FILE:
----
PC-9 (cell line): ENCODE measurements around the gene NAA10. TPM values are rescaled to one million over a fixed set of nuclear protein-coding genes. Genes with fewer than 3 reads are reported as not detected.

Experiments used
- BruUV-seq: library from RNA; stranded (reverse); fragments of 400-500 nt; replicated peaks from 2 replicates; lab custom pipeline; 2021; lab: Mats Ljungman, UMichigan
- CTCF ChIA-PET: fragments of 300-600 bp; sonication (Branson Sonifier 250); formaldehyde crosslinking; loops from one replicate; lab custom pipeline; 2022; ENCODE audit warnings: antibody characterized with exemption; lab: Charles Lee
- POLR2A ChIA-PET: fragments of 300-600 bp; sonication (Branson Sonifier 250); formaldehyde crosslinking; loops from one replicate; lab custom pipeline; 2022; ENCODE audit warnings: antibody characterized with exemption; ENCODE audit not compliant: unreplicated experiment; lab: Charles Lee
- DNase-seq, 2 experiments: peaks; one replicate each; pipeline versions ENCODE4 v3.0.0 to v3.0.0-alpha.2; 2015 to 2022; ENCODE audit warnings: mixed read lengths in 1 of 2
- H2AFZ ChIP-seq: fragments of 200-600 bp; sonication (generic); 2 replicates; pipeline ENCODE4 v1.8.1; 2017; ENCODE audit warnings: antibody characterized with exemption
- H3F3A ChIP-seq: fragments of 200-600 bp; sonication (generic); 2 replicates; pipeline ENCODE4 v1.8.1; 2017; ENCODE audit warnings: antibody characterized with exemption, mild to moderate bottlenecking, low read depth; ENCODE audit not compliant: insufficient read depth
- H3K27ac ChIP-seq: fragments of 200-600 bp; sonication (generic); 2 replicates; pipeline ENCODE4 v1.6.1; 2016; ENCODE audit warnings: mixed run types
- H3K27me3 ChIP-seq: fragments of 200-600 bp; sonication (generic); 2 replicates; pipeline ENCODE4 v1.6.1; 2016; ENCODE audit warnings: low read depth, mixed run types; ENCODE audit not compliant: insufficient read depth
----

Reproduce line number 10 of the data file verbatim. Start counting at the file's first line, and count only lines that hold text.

- H3K27me3 ChIP-seq: fragments of 200-600 bp; sonication (generic); 2 replicates; pipeline ENCODE4 v1.6.1; 2016; ENCODE audit warnings: low read depth, mixed run types; ENCODE audit not compliant: insufficient read depth